“To come up with the concept of transplanting an embryonic kidney and to think it might become vascularized and differentiate into a perfect kidney—that’s a remarkable idea,” he says. “But at some point, potential has to turn into reality. And that’s hard. Every step of a scientific process that leads to an application in people is difficult. The genesis of an idea is the most difficult step, but it’s more of a creative endeavor. The next steps involve a lot of hard work—solving a large number of problems, some you expect, some surprising, that are necessary just to get the technology to the place where it might be useful as a clinical tool.”
Although the point at which transplanting pig kidney primordia into humans to grow new kidneys is years away, the technique has advanced to the point where new kidneys grown in rats have allowed the animals to live for seven to eight days after the original kidneys were removed.
“The next step will be transplanting pig primordia into primates. We won’t do that, however, until we have devised an immune suppression regimen that permits growth and differentiation of the kidney, and that new kidney will need to keep the animal alive for an extended period of time,” says Hammerman.
Transplanting a pancreas
The move to primates already has been achieved with Hammerman and Rogers’ work transplanting pig embryonic pancreas as a means of treating type 1 and type 2 diabetes in humans.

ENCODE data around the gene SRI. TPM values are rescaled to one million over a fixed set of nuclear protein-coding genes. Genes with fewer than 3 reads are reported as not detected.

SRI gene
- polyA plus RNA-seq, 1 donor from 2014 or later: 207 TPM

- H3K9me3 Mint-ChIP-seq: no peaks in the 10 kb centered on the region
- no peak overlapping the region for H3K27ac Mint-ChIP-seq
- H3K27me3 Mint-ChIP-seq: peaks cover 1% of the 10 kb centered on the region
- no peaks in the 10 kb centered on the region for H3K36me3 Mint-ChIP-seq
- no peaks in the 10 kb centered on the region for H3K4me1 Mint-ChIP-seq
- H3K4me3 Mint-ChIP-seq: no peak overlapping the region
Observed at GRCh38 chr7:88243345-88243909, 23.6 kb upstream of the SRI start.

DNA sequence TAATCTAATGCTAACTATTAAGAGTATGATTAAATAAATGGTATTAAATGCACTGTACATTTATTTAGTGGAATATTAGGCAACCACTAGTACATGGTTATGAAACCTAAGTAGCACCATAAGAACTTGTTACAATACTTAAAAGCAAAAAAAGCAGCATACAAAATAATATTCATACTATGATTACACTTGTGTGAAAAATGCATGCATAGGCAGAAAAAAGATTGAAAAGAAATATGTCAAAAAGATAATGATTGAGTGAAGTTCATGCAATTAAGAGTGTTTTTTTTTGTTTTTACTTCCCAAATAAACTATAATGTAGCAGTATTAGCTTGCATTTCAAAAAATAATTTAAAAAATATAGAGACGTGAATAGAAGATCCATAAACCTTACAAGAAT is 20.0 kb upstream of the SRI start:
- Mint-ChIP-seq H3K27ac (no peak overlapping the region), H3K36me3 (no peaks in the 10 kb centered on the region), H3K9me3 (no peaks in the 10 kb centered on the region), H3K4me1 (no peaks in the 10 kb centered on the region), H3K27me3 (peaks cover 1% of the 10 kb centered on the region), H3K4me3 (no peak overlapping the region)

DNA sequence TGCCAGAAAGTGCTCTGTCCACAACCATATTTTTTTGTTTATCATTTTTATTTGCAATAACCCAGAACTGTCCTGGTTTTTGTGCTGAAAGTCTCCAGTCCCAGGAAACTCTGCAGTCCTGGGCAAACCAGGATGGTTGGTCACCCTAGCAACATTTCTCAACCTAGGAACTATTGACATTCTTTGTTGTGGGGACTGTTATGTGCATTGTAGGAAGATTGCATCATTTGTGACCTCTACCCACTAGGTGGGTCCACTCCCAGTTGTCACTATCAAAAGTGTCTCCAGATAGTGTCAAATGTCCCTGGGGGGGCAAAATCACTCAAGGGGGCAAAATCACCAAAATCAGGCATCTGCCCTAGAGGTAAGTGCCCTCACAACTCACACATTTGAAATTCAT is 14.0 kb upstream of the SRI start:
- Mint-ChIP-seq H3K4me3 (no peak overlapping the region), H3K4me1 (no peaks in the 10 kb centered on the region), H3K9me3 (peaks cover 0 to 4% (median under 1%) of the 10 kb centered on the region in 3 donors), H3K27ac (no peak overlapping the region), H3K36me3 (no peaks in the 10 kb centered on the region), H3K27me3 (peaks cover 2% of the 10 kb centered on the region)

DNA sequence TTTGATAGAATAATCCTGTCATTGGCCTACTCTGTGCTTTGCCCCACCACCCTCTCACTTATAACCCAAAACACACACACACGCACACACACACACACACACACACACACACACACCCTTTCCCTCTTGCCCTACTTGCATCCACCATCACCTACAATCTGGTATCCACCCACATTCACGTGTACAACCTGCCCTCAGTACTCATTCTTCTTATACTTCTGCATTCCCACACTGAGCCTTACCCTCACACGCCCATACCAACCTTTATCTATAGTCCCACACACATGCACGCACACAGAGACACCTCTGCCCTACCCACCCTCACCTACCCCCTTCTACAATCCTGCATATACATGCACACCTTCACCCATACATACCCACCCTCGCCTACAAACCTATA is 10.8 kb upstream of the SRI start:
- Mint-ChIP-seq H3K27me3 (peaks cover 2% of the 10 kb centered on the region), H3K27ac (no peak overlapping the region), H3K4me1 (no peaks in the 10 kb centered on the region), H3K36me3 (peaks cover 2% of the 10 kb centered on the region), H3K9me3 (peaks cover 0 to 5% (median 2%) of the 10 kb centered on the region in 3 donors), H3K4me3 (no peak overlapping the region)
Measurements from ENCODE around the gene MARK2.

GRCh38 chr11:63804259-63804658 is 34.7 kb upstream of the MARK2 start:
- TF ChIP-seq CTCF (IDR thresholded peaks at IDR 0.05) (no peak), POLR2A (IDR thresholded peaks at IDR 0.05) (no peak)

“When we transplant the pancreas primordia into primates, they differentiate into beta cells, which then multiply in the host,” explains Hammerman. “We can cure diabetes in diabetic rats and improve glucose intolerance in a diabetic primate by quite a bit, although we haven’t been able to completely cure the diabetes long-term; within a month or two, the primate requires insulin. We won’t think about seeking FDA approval to move to human trials until we are able to render a diabetic primate insulin-nonrequiring for at least six months.”
Hammerman never considered himself to be a patient person until beginning his work in organogenesis, but that characteristic and a pioneering spirit are proving to be necessary qualities to working in the field. “Oftentimes when one does science, it’s possible to go to the literature and find someone who has encountered a problem similar to yours and come up with a way to solve it,” says Hammerman. “That’s not the case for us. We are blazing the trail, which means there’s a lot of trial and error. The experiments themselves are time-consuming. It takes 120 days to grow a pig kidney in a rat, because that’s how long it takes in a pig. So four months pass before we know whether or not an experiment has worked.”
Is it worth the time and effort to grow kidneys and pancreas? Hammerman’s answer is an emphatic “Yes.”
“Every year, approximately 10,000 kidneys become available for transplant into patients with end-stage kidney disease,” he says. “But the waiting lists for kidney transplants can run as high as 100,000 individuals. Most patients die of the disease before an organ becomes available. And if we can develop a transplantation cure for both types of diabetes, it would benefit tens of millions of people. I’m convinced therapies based on growing new organs will be part of mainstream medical practice by the middle of the 21st century.”